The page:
Richard Manuel Organ, Dobro, Piano, Drums, Keyboards, Electric Piano, Vocals, Background Vocals
Van Morrison Vocals, Background Vocals
Muddy Waters Vocals
Larry Packer Electric Violin
Pinetop Perkins Piano, Vocals
Carl Radle Bass
Dennis St. John Drums
Mavis Staples Vocals
Jerry Hay Trumpet, Flugelhorn
Rich Cooper Trumpet, Flugelhorn
Tom Malone Trombone, Euphonium, Alto Flute, Bass Trombone
Jim Gordon Clarinet, Flute, Tenor Saxophone
Technical Credits
Ian Tyson Composer
Neil Diamond Composer
Bob Dylan Composer
Joni Mitchell Composer
Robbie Robertson Composer, Producer, Liner Notes
Neil Young Composer
Howard Johnson Horn Arrangements
Bobby Charles Composer
Rick Danko Composer
John Simon Producer, Horn Arrangements, String Arrangements, Musical Director
Johnnie Wright Composer
Terry Becker Engineer
Joel Bernstein Equipment Manager
Neil Brody Engineer
Hugh Brown Art Direction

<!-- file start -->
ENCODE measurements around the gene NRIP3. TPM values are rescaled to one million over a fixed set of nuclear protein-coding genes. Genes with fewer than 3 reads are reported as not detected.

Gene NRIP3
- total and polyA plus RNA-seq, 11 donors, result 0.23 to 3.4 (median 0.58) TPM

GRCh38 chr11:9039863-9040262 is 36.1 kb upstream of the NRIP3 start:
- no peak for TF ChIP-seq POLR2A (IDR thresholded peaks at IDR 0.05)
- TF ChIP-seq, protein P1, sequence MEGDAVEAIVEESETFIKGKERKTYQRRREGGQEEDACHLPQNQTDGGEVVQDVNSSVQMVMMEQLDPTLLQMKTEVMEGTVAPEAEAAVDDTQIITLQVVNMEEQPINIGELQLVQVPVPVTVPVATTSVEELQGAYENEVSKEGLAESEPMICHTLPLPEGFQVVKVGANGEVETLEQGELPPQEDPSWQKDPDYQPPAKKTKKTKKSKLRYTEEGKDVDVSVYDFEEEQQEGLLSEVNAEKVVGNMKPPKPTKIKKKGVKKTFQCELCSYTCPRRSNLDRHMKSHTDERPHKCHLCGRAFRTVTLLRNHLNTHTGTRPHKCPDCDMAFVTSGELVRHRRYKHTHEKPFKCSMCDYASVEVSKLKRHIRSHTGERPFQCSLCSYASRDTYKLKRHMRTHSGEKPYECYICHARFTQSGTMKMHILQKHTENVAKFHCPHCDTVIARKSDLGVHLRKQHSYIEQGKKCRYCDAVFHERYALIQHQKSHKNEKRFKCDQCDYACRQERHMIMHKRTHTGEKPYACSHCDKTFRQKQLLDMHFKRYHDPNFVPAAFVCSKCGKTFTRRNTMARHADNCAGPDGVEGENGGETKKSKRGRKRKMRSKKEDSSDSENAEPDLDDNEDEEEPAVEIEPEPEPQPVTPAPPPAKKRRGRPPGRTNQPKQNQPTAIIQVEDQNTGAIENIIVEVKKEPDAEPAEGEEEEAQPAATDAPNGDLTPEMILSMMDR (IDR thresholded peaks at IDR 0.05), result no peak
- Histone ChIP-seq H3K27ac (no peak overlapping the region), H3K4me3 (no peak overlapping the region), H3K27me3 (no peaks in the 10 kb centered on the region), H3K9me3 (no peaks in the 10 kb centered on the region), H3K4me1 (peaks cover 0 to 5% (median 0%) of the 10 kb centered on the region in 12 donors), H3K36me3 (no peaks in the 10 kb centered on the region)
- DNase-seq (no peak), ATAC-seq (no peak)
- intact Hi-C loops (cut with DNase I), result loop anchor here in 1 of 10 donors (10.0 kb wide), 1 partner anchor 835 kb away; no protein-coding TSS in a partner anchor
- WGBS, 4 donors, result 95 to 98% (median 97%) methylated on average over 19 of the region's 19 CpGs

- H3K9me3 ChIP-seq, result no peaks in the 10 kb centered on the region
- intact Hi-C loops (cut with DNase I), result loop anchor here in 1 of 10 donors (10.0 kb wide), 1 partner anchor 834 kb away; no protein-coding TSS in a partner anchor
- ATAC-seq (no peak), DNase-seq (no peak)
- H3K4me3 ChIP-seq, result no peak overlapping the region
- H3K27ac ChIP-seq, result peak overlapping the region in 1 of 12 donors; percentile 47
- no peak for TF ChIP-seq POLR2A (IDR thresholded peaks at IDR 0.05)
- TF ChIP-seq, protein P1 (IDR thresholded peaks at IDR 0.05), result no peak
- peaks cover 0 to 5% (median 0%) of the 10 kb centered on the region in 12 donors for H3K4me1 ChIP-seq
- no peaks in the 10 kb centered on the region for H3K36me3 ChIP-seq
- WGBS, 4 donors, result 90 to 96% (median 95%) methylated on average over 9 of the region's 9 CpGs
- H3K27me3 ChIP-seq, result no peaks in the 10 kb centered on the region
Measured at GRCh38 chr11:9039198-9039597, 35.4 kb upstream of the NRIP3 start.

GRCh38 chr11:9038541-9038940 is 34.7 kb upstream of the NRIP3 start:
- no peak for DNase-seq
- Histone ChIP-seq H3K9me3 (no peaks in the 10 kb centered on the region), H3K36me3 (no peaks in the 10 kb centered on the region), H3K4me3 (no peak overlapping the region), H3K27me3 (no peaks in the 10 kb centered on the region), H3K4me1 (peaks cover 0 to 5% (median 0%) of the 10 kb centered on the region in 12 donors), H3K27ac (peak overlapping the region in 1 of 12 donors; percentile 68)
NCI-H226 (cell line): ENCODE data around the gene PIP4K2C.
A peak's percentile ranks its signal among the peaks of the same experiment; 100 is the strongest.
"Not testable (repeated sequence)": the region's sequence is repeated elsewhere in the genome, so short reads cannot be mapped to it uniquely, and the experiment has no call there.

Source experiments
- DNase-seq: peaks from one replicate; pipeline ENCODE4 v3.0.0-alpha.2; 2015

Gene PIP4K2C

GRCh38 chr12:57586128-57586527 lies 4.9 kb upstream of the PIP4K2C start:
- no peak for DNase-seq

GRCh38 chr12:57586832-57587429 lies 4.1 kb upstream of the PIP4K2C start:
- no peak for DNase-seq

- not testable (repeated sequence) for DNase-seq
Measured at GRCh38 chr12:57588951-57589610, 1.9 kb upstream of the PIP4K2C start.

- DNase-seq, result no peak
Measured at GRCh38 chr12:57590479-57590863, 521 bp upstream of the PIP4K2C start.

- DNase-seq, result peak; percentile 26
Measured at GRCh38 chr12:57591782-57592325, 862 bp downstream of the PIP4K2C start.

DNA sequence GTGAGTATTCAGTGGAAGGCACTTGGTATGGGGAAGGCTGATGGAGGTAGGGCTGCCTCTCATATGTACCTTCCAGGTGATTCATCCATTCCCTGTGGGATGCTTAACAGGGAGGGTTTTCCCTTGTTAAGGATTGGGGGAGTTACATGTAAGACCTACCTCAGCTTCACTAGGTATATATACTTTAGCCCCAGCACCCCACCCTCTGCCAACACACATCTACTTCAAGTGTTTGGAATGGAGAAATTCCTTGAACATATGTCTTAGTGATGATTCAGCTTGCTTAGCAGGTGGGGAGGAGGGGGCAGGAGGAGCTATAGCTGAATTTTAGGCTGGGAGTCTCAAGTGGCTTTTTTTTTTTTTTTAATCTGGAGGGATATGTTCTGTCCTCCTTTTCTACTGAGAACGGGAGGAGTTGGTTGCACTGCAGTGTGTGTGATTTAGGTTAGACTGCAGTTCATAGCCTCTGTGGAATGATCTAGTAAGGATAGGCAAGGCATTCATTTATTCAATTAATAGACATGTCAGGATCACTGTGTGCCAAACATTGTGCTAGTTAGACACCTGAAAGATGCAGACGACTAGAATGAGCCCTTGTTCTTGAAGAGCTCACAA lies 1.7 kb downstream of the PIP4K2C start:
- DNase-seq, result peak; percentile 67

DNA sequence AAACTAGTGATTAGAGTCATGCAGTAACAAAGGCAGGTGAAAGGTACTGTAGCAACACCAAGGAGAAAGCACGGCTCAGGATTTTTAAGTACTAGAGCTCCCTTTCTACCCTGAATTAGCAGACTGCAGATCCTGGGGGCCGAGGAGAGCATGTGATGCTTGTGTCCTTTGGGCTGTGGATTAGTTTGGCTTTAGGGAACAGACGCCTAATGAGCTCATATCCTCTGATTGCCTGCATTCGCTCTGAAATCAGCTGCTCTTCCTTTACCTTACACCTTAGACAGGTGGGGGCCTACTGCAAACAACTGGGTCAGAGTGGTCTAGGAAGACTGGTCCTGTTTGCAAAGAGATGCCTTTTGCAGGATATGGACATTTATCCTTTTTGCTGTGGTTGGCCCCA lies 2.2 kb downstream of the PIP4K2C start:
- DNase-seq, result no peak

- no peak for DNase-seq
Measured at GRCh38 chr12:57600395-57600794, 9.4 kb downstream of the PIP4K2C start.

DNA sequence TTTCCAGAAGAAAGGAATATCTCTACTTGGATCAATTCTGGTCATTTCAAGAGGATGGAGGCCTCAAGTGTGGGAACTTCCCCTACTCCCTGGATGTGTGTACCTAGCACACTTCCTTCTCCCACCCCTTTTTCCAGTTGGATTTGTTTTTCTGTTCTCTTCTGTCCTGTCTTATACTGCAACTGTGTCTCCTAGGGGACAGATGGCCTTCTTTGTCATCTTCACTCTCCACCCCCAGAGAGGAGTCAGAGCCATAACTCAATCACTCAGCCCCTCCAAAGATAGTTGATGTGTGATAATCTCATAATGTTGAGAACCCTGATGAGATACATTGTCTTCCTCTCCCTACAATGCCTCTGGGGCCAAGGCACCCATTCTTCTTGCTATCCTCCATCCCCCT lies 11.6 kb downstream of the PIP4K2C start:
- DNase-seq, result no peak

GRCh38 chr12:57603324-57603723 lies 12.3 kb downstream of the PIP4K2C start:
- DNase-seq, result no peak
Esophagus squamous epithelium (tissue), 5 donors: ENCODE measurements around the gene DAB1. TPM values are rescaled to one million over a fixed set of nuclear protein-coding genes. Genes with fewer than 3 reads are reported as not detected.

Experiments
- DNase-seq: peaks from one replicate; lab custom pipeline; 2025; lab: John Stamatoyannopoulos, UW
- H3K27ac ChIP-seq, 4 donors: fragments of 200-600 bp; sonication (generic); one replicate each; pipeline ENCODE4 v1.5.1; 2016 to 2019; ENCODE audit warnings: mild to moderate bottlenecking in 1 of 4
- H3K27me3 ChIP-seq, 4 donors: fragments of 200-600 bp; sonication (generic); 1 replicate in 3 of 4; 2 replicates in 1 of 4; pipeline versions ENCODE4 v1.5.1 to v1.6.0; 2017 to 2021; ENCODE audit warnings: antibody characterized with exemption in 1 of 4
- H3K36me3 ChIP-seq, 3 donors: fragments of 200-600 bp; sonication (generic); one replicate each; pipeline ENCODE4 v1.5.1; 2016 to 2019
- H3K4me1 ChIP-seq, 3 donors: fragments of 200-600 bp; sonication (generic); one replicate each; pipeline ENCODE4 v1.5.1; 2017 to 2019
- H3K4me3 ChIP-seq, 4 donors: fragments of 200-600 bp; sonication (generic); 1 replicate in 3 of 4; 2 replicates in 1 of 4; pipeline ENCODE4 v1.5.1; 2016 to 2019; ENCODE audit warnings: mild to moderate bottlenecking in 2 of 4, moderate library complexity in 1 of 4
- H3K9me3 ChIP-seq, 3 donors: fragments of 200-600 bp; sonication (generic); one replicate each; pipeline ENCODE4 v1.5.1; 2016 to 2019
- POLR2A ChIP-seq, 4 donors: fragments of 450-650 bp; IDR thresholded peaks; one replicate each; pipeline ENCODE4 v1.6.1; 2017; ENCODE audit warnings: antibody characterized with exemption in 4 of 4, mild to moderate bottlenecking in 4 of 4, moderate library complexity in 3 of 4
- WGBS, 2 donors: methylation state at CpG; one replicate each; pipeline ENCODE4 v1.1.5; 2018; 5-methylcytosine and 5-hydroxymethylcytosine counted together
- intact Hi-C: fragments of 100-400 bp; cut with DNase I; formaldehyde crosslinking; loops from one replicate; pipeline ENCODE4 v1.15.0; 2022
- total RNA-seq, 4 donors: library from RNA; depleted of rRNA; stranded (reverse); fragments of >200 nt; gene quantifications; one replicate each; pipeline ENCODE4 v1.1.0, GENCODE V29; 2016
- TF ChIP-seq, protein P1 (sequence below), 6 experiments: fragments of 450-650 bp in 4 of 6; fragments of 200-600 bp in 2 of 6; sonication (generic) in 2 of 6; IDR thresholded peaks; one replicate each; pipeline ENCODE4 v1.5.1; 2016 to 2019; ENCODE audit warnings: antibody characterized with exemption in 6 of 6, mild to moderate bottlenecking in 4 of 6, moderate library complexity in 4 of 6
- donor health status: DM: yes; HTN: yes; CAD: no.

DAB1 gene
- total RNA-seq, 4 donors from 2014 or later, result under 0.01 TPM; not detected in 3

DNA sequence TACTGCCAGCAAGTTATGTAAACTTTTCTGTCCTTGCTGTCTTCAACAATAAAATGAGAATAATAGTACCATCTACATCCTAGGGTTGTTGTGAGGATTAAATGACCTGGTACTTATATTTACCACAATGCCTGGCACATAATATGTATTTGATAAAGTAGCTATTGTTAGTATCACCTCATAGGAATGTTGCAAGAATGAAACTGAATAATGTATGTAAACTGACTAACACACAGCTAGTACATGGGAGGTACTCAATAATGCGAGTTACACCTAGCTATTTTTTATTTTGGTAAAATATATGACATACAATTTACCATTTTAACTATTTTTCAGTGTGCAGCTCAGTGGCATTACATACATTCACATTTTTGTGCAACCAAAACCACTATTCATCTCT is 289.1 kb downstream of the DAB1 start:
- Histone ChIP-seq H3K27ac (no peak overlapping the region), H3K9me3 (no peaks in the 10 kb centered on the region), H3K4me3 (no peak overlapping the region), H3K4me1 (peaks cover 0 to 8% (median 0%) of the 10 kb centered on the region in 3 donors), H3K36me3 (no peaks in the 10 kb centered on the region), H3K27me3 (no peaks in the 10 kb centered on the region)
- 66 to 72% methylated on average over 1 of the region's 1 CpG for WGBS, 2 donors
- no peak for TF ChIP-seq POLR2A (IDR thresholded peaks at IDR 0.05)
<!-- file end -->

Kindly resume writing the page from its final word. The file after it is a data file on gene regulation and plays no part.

Sandy Castle Road Manager
Eric Clapton Composer
Lamont Dozier Composer
Rob Fraboni Producer
Henry Glover Horn Arrangements
Levon Helm Composer
Eddie Holland Composer
Brian Holland Composer
Garth Hudson Arranger, Composer, Horn Arrangements
Elliot Mazer Engineer
Ellas McDaniel Composer
Van Morrison Composer
Wayne Neuendorf Engineer
Don Robey Composer
Larry Samuels Executive Producer
Stuart Taylor Engineer
Ray Thompson Engineer
Allen Toussaint Horn Arrangements
Bradley Hartman Engineer
Mac Rebennack Composer
Jack Anglin Composer
Jim Anglin Composer
Tim Kramer Engineer
Sam Phillips Composer
David Fricke Liner Notes
Ed Thrasher Art Direction
Andy Bloch Engineer
Steven Chean Editorial Research
Steve Vance Art Direction
Paul Sandweiss Engineer
Wray Smallwood Engineer
Dennis Mays Engineer
James Royce Shannon Composer
Bill Graham Producer
Patrick McDougal Engineer
Traditional Composer
Leigh Hall Liner Note Coordination
Ed Anderson Engineer
Tim Scanlin Liner Note Coordination
Jerry Stroud Engineer
Rock Brynner Road Manager
Jerry Caskey Equipment Manager
Ava Megna Production Liason
Taylor Phelps Road Manager
Cliff Crumpler Equipment Manager
Joe Veasey Composer
Herman Parker Jr. Composer
McKinley Morgan Composer
Fleecy Moore Composer
Steve Hall Mastering
Melvin London Composer
Tom Malone Horn Arrangements
Donovan Cowart Engineer
Reverend Gary Davis Composer
Willie Spears Equipment Manager